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between government troops and the robbers, occupying Satsuma's yaski, has been that a considerable number of the latter were killed and made prisoners. Only a small party of them succeeded in escaping on board one of the Satsuma's steamers, lying in the bay of Shinagawa, which was, however, pursued and engaged by a government steamer as soon as she left her anchorage.
The governors of Kanagawa trust that, in view of the unsettled state of the country and the difficulties which the government has at this moment to surmount, foreigners will, for some time, abstain from their excursions into the country, or, if it be found necessary to proceed beyond the settlement, that they will at least take more than ordinary precautions against all possible danger.
Mr. Portman to Ogasawara Iki No Kami. No. 6.]
LEGATION OF THE UNITED STATES IN JAPAN,
(Kanagawa,) Yokohama, January 20, 1868. The events in Yedo on yesterday, of which I have this day been officially informed by the governor of this port, being acts of overt war between the government of his Majesty, the Tycoon, and a combination of Daimios, of which the Prince of Satsuma is said to be the chief, are of such importance that it is my duty to request your excellency to furnish me with detailed information concerning them at your earliest convenience.
On the 25th instant the United States mail steamer will leave Yokohama for San Francisco, and from that port I shall cause the latest intelligence to be at once transmitted by telegraph to Washington, where it will be received in about twenty-two days from that date, and one or two days later it will reach London and Paris, also by telegraph. By the American route, therefore, the present state of affairs in this part of Japan will be known at the three capitals named within from three to four weeks sooner than by the other routes.
Your excellency will undoubtedly acknowledge, therefore, that it is important that I should be furnished with full and authentic information at the earliest moment, and, if possible, before the 25th instant, the date of the departure of the American mail steamer.
The government of the United States, being sincerely desirous to cultivate and increase the friendly intercourse so happily existing with Japan, will, I feel sure, in view of the faithful and liberal execution of the treaty by the government of his present Majesty, Aotsbasi, be pleased to take the important intelligence about to be conveyed into favorable consideration, and to regulate their action and use their influence with the great western powers in a sense best calculated to promote the interests and prosperity of your country.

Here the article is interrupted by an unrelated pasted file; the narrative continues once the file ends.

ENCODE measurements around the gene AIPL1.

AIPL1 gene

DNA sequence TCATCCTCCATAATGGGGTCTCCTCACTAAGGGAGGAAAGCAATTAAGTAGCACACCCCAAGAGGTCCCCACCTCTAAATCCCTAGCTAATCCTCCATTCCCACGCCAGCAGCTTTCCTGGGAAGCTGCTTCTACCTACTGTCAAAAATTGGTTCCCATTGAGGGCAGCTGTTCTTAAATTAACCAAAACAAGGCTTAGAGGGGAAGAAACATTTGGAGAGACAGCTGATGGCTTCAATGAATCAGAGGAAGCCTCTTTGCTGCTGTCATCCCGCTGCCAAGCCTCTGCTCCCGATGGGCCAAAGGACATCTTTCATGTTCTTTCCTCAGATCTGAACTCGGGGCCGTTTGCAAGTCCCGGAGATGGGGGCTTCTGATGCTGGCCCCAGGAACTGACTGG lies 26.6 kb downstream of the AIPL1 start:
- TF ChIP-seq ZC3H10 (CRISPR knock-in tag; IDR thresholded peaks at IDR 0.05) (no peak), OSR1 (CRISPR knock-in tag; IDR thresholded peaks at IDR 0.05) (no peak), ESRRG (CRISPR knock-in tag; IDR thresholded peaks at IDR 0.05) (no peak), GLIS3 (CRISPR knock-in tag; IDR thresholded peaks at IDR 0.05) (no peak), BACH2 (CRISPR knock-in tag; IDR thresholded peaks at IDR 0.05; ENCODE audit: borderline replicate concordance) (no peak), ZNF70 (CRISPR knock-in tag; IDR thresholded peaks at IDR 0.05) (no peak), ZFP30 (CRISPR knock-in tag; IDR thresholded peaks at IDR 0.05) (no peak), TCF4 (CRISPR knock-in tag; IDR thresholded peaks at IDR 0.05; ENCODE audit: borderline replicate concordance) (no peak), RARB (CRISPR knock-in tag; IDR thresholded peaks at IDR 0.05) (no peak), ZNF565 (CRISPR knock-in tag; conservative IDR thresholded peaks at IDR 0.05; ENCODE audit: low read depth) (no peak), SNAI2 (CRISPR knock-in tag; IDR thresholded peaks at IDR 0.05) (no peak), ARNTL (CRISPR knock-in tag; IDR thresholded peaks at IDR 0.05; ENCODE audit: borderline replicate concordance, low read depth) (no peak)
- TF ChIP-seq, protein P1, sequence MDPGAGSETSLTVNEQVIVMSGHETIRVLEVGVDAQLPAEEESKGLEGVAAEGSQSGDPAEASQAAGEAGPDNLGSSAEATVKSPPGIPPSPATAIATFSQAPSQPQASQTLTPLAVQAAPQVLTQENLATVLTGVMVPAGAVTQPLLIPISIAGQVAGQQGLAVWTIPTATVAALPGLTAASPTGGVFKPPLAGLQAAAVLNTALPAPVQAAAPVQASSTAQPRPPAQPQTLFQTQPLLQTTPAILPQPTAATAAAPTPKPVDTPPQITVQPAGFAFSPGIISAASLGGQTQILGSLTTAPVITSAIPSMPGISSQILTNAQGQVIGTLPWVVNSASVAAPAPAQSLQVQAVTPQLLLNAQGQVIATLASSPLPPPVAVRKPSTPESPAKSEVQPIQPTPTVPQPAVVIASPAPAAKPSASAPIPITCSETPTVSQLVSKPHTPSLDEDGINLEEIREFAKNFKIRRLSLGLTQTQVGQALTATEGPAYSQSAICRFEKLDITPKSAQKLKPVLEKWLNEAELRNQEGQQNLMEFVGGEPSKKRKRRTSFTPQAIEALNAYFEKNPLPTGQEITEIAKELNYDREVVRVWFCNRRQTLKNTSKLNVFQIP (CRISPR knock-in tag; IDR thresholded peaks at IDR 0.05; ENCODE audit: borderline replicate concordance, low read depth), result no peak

I shall send a copy of this letter to the American minister at Osaka, and beg to request your excellency to send a copy translation of the same to your colleagues in that city. With respect and esteem,
A. L. C. PORTMAN. His Excellency OGASAWARA IKI NO KAMI,
Minister for Foreign Affairs, g'c., f'c., fc., Yedo.
Mr. Portman to Mr. Seward.
Yokohama, January 25, 1868. SIR: I have this moment received an official reply from Yedo to my letter of the 20th instant, copy of which formed inclosure No. 3 of my dispatch of the 23d instant.
The mail closes within half an hour, and I have no time, therefore, to transmit a careful translation of that letter by this opportunity. The only points of additional interest conveyed are the admission that the Satsuma steamer effected her escape, and that several hundred men were killed or taken prisoners.
There is reason to believe, I am happy to say, that the number of prisoners is largely in excess of those that lost their lives, as this induces the inference that the fights have been conducted, to some extent, not in accordance with precedent, but with the rules of civilized warfare.
I have the honor to bé, sir, very respectfully, your most obedient servant,
A. L. C. PORTMAN. Hon. WILLIAM H. SEWARD,
Secretary of State, Washington, D. C.
Mr. Seward to Mr. Van Valkenburgh.
DEPARTMENT OF STATE,
Washington, January 27, 1868. SIR: Your dispatch of the 2d of December, No. 68, has been received. The telegraph had previously prepared us in some degree for the formal and definitive information which is contained in your dispatch. Upon a first view of the transaction, the Tycoon's resignation of his powers into the hands of the Mikado would seem to be occasion for regret, although we could hardly expect anything less than serious political changes as a consequence of the sudden entrance of Japan into relations with the other nations.
Your dispatch presents the difficulties of the political situation in the empire with great clearness. I shall await with interest the progress of revolution, hoping that the projected reforms may be concluded peace. fully, and that the new policy of friendly intercourse with foreign powers will not be seriously obstructed. The crisis is one, however, in which you will be required to exercise all your skill and ability for maintaining the treaty rights of the United States. I am, sir, your obedient servant,
WILLIAM H. SEWARD. R. B. VAN VALKENBURGH, Esq., &c., &c.
Mr. Seward to Mr. Van Valkenburgh.
DEPARTMENT OF STATE,